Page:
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Re: General Management programs [#permalink] New post 09 Apr 2010, 06:04
Thanks riverripper! I saw the employment report broken down by all the different programs. Kind of a shame Booth doesn't publish PT employment stats. There are fewer slots, but it has been, that IS good news. I guess you have to find the right angle!(as with everything).

riverripper wrote:
alijafri80 wrote:
What about PT MBA students at a top school? Do they have a shot at a GM/Rotational program while or after the program is over? Has anybody ever done this?

Some do, it all depends on background. The honest answer is a fair number of people head back to their internship employer, not a huge amount but enough that their are fewer slots available. I dont know about this year but if you look at Kellogg's employment report they break out the PT people.

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Re: General Management programs [#permalink] New post 13 Apr 2010, 18:15
Posting after a long time..........

Found something interesting about MBA Development Programs. Thought of sharing with the bright minds here. Check this out guys: http://www.mba-exchange.com/Candidates/ ... ograms.php
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Re: General Management programs [#permalink] New post 16 Apr 2010, 20:36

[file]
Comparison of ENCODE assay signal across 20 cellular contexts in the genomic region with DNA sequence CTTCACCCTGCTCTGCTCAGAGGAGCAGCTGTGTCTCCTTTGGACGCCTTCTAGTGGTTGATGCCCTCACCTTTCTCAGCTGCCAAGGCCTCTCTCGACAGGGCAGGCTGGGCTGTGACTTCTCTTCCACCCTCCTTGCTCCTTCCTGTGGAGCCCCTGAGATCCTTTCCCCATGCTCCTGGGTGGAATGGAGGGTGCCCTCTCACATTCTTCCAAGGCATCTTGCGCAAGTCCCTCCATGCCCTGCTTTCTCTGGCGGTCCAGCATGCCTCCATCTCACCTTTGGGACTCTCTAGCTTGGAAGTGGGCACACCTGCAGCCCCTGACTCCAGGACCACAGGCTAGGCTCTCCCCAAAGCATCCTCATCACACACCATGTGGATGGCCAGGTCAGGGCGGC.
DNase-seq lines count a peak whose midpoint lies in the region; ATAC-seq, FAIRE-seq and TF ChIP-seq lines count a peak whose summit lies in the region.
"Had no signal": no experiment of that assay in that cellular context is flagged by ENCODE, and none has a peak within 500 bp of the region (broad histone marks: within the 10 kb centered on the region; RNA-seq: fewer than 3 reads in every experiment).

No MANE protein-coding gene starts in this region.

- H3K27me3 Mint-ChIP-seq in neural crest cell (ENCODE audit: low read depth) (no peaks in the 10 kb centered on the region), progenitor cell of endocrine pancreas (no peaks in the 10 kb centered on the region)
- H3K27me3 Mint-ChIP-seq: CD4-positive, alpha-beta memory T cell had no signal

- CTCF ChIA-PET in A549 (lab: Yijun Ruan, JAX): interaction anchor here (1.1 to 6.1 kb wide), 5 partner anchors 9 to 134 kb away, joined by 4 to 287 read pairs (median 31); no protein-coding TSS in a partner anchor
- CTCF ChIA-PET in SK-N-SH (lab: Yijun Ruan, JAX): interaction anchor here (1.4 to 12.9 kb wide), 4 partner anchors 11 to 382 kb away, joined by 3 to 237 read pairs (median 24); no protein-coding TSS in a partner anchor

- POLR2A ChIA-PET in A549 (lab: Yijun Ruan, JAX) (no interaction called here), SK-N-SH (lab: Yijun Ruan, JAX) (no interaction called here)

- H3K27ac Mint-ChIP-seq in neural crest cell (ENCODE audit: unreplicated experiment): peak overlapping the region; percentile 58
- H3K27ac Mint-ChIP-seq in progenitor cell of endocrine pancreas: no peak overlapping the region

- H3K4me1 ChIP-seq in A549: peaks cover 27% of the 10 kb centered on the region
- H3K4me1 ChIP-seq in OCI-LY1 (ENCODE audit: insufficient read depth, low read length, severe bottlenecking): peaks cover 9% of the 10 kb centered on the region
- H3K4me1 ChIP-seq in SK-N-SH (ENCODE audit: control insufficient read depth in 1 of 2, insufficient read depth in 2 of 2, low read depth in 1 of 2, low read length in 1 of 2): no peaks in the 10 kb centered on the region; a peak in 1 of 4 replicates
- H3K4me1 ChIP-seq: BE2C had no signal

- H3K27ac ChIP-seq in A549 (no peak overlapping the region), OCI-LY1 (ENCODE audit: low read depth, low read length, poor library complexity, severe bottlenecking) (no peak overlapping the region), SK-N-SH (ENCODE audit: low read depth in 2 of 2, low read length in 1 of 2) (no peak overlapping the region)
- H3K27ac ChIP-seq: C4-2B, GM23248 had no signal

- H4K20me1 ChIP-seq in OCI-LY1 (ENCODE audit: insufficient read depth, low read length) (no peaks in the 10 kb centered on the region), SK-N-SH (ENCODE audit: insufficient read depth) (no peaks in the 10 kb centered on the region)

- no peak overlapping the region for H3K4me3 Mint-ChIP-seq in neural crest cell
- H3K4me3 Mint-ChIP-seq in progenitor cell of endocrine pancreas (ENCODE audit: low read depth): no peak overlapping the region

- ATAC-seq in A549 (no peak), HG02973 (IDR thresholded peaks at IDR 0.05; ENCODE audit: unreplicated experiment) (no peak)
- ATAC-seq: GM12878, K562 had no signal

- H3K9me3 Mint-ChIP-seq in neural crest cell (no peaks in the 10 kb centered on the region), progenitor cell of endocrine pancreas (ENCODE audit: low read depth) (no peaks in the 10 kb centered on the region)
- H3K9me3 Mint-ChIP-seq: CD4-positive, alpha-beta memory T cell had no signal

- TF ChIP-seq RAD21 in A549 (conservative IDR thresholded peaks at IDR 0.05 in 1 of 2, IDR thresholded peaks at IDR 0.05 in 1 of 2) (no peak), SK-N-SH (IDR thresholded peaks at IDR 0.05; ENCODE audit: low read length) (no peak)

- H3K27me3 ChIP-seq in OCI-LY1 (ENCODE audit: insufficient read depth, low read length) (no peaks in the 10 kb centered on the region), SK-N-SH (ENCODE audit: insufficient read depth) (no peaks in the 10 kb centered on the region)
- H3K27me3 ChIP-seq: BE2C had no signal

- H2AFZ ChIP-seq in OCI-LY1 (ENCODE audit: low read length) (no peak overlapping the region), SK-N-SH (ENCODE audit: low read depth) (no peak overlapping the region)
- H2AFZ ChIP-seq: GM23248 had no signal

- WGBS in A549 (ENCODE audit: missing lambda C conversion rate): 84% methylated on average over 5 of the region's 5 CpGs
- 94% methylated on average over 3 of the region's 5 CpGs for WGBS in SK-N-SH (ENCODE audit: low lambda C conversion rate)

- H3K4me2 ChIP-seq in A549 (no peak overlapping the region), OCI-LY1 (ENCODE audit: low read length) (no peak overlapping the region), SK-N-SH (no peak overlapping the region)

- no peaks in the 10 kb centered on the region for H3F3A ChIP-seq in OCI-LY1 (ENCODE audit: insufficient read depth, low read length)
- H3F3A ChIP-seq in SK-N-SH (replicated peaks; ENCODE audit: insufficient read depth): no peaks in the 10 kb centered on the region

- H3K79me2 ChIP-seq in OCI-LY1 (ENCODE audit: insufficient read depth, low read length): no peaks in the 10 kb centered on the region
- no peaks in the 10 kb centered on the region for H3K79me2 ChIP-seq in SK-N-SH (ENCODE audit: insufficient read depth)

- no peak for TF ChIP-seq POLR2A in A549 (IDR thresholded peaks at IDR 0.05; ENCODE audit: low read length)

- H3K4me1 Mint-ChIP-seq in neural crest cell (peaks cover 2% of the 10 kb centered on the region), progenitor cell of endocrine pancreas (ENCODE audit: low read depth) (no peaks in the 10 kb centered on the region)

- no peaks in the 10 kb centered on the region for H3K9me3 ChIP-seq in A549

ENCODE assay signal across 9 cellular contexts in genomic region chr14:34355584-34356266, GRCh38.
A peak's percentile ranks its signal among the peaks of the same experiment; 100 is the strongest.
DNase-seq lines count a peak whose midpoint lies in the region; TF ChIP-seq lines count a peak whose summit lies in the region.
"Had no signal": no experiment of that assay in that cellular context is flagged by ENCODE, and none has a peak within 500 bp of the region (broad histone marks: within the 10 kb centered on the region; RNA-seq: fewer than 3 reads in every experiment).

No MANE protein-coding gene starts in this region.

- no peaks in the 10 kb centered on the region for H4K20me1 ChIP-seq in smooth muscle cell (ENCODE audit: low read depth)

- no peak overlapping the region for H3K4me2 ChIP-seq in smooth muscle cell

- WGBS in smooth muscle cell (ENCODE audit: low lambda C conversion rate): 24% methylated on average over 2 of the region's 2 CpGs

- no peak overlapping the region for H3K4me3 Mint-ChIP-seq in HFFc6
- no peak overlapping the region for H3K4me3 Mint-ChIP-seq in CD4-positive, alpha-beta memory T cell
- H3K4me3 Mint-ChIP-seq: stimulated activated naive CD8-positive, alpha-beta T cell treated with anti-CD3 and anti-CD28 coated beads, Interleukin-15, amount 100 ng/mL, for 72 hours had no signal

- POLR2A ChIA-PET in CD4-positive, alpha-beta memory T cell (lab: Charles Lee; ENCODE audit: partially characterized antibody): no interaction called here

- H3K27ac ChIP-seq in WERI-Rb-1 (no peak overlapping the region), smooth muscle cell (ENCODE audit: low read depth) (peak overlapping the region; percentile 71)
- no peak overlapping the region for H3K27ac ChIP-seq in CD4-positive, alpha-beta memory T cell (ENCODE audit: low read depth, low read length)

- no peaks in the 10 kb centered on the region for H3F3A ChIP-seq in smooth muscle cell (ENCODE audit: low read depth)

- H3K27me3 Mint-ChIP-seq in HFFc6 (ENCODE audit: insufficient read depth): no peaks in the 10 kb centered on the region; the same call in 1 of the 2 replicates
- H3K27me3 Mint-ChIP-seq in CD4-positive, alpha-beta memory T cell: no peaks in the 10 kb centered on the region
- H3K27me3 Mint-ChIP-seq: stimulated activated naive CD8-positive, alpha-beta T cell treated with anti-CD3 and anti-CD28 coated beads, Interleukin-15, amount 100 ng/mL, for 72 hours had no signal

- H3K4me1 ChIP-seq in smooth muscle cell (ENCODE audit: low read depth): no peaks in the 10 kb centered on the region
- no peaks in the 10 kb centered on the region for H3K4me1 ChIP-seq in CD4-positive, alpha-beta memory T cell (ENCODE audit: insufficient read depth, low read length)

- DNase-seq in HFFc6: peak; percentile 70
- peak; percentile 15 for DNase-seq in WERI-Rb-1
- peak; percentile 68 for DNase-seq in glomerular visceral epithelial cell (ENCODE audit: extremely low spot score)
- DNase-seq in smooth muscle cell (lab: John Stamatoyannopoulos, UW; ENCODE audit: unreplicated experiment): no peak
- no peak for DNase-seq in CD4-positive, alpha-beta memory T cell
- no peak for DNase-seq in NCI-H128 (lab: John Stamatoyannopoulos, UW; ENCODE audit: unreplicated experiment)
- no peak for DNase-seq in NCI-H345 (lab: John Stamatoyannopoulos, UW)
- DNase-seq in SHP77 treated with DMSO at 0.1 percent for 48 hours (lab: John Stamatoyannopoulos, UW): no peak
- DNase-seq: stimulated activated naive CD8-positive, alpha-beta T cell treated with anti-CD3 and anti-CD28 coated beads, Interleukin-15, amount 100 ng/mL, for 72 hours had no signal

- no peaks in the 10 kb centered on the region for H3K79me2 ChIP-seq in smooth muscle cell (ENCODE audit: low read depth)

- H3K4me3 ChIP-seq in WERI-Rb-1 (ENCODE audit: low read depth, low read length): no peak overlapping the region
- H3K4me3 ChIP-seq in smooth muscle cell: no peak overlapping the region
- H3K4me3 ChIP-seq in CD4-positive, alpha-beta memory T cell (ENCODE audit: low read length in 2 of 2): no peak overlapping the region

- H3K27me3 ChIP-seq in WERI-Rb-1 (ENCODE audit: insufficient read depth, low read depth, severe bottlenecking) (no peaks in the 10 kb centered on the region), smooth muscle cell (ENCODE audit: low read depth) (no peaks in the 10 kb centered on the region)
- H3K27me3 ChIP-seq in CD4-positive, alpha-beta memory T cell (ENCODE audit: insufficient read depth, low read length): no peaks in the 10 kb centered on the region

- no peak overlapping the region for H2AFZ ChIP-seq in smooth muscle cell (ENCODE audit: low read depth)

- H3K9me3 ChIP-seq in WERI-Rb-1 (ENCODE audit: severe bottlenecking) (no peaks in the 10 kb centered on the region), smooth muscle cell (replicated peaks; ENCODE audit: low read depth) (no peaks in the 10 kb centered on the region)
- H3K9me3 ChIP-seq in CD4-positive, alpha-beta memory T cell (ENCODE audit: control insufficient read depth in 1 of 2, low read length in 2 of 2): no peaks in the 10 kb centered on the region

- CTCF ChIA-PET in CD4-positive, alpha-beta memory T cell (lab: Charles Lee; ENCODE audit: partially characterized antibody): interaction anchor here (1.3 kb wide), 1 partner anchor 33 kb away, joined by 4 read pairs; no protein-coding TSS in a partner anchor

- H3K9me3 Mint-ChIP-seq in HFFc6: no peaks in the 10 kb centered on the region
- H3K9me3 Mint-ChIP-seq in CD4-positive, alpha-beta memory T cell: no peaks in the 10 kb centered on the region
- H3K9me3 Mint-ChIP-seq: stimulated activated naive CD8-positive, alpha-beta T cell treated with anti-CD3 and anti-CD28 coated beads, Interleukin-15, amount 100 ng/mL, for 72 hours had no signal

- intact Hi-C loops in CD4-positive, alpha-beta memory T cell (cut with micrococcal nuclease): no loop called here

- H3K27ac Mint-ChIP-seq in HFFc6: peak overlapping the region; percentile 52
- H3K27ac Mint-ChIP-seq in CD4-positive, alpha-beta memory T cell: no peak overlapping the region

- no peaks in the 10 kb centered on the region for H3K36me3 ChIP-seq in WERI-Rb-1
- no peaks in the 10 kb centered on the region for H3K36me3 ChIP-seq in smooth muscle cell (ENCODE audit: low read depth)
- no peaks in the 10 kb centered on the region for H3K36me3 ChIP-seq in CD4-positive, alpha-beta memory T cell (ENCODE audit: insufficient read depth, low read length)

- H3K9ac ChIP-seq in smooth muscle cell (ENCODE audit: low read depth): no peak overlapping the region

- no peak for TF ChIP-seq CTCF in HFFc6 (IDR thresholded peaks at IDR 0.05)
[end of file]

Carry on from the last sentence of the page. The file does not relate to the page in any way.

Dear Riverripper,

From what you have gathered is it frowned upon to leave the company after a rotational training program if one is no longer enthralled by that company's culture? Would searching for a job after not accepting a rotational training program be a disadvantage or advantage if properly explained? Thanks river.

riverripper wrote:
cul3s wrote:
So after you're through with the 1 year or 6 months or however long the rotational program is... are you guaranteed a position? or they can just say..."no openings, not the right fit, sorry" ?
and do we know what will our job be? or is it pretty much up in the air depends on how we do in the training time?


There is no guarantee that you will get a job. You have to earn one and people have to want you. That said its probably pretty uncommon for someone to not get an offer. Some will let you exit the program early if you find the right opportunity within the company. When you get hired it would be extremely rare to know what job you will be doing after your rotational program ends. Some people will get several offers within a company they can choose from...

Basically there is a huge variation between programs and what different people get for offers.
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Re: General Management programs [#permalink] New post 18 Jan 2011, 12:11
Awesome thread!!!
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Re: General Management programs [#permalink] New post 18 Jan 2011, 16:49
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curiousapplicant wrote:
Dear Riverripper,

From what you have gathered is it frowned upon to leave the company after a rotational training program if one is no longer enthralled by that company's culture? Would searching for a job after not accepting a rotational training program be a disadvantage or advantage if properly explained? Thanks river.

I don't get exactly what you are getting at...are you talking about finishing a rotational program then leaving or leaving part way through?